While adolescents love to oppose the rules, they on the other hand, in their own way, seek them and need them because they are structures that provide them with a sense of security.
All the evidence tries to show that families in which there are clear rules about drinking (or the consequences of violating these rules) take away children who have a healthy attitude towards alcohol. Since the first outings begin in this age group and the influence of peers is growing, here are some guidelines that can help you talk to your teenager:
Attitude you have towards alcohol.
You know your child well, so consider his possible reactions and be prepared to be able to react appropriately. Be prepared for questions that your child might ask you, for example when did you start drinking alcohol?
Did you get drunk?….
Be honest with your answers. If you have occasionally drunk too much, indicate the consequences this has had. However, if you do not consume alcohol, instruct them how you managed to resist peer pressure, the one that motivated and helped you in this.
Ask your teenager what he knows about alcohol and what he thinks about why young people drink so much today. Listen carefully and don’t interrupt him because the boy will then feel accepted.
- His thoughts on alcoholism will give you a good introduction, which will show you in which direction to lead the conversation.
- Check your emotions if you hear things you don’t like. But indulge in the emotions and address them constructively.
- Give a couple of short and clear facts about the harmfulness of alcohol and the consequences of early drinking.
- Determine together the reasons why drinking is harmful (for example, decline in academic performance, poorer achievement in sports – if the child is active in any sport and the like).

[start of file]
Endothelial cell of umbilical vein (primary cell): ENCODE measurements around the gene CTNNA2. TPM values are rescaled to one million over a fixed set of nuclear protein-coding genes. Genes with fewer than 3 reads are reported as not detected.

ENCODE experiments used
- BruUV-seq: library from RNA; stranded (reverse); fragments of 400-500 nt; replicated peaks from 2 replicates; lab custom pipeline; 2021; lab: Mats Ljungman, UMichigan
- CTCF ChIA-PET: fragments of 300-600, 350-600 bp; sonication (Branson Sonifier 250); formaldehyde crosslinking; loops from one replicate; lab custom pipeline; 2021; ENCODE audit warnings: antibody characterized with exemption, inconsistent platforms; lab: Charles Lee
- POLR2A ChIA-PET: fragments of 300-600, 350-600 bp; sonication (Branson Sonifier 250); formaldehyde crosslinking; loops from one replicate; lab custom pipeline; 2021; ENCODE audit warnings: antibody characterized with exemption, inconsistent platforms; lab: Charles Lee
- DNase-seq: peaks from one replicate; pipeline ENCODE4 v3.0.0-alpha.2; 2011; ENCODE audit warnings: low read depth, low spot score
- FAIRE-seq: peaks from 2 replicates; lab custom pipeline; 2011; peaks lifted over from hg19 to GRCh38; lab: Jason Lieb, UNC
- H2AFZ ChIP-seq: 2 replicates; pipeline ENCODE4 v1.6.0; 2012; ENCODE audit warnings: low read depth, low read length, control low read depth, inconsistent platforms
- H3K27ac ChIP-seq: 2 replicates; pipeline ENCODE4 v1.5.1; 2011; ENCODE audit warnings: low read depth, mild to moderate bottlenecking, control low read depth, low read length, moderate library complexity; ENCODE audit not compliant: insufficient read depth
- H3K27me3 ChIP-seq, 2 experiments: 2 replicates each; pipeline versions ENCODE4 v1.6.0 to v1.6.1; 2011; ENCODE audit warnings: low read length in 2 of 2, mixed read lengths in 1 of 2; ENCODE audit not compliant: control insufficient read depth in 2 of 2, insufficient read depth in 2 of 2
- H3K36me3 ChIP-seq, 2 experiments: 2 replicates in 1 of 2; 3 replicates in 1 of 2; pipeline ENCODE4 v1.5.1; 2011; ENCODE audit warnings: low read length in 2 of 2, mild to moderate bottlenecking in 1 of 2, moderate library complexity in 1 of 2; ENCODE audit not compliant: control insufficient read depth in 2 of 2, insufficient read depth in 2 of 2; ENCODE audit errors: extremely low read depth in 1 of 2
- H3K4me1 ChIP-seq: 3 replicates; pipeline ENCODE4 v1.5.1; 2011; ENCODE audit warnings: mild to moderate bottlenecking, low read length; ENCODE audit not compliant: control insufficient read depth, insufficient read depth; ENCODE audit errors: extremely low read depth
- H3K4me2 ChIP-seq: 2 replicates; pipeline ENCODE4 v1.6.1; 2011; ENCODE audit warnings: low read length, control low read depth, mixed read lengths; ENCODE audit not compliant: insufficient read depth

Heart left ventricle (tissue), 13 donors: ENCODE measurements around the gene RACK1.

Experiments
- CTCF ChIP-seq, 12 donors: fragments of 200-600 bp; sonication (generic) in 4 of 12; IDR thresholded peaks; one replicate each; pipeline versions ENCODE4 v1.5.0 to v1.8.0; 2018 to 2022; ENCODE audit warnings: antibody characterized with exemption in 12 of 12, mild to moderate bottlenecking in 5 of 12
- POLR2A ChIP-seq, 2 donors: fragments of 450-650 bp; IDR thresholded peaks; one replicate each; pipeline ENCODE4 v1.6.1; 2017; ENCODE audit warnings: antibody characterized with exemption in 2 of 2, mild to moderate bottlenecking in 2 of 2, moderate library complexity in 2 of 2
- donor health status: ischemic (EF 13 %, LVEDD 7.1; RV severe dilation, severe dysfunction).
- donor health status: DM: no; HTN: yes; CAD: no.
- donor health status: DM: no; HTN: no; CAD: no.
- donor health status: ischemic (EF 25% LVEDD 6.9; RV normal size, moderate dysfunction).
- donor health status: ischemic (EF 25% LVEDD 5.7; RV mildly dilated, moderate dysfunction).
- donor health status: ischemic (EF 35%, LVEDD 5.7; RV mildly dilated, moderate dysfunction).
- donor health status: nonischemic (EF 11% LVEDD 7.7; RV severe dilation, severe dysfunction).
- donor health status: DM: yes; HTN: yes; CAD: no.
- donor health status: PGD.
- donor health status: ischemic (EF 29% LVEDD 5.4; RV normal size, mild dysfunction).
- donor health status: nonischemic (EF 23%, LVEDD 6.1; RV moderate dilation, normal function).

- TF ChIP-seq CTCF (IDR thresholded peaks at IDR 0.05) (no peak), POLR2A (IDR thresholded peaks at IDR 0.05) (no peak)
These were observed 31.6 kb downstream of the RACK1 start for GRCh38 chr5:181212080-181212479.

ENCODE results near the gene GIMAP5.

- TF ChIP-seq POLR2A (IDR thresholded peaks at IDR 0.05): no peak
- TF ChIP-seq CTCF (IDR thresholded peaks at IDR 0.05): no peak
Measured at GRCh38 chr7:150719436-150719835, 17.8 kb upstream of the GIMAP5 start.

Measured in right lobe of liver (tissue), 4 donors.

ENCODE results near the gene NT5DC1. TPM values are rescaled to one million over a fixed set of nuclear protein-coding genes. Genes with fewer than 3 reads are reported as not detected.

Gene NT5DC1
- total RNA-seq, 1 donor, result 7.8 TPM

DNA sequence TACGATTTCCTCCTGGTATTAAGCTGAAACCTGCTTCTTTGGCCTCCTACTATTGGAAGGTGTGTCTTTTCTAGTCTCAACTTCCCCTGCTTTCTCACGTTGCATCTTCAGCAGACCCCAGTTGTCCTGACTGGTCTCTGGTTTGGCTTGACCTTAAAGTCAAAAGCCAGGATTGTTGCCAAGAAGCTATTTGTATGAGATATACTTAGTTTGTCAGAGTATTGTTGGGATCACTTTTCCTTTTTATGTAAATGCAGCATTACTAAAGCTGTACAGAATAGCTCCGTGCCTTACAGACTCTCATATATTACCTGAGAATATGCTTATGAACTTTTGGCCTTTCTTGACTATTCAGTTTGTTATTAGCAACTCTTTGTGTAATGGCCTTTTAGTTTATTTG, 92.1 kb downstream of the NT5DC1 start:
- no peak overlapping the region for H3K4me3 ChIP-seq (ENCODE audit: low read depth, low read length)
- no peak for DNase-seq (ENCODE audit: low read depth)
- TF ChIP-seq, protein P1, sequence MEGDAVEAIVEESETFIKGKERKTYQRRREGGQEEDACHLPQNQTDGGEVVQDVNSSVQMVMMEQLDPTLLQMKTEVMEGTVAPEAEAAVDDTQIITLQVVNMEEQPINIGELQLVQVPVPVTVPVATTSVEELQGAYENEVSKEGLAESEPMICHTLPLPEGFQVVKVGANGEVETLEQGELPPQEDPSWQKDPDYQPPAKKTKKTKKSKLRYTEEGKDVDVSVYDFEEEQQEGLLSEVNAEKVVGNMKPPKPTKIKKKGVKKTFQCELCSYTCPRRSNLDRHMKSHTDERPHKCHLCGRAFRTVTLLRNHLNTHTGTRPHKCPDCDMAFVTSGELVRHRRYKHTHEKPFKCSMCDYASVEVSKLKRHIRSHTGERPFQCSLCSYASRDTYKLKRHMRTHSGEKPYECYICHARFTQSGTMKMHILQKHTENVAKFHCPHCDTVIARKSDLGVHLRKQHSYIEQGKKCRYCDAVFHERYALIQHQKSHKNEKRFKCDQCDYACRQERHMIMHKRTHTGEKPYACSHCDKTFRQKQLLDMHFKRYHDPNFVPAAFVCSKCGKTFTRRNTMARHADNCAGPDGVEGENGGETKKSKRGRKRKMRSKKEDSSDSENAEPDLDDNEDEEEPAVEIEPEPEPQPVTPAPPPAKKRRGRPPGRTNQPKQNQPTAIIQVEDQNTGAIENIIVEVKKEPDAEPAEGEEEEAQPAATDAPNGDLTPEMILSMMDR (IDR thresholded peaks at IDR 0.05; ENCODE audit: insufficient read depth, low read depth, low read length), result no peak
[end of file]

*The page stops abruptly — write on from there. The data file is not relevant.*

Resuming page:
Talk about how the boy can refuse alcoholic beverages in his company without feeling disadvantaged.
We continue to talk about alcohol abuse, a phenomenon present in our society and very often underestimated. Maurizio Tommasini, head of the Operational Unit of General Medicine and Hepatology of Humanitas explains to us what alcohol abuse and actual alcoholism are and what the different classes of drinkers are.
What is alcohol abuse: the “harmless” dose
“It is not easy to define alcohol abuse – explains Dr. Maurizio Tommasini – as the variables to be taken into consideration are many and the categories that can be identified are necessarily general, since for each individual there is a “harmless” dose of alcohol.
- Alcohol is disposed of by the body according to mechanisms influenced by different variables.
- Apart from sick people, subjected to drug therapies and falling into sub-categories that require a personalized approach and for whom alcohol intake is even more critical, healthy people must first of all be distinguished between men and women.
- In fact, there are different genetic characteristics in the metabolism of alcohol by the liver. In principle, women, for the same weight, have a 50% lower ability to metabolize alcohol than men, so the “harmless” dose for women is half that of men.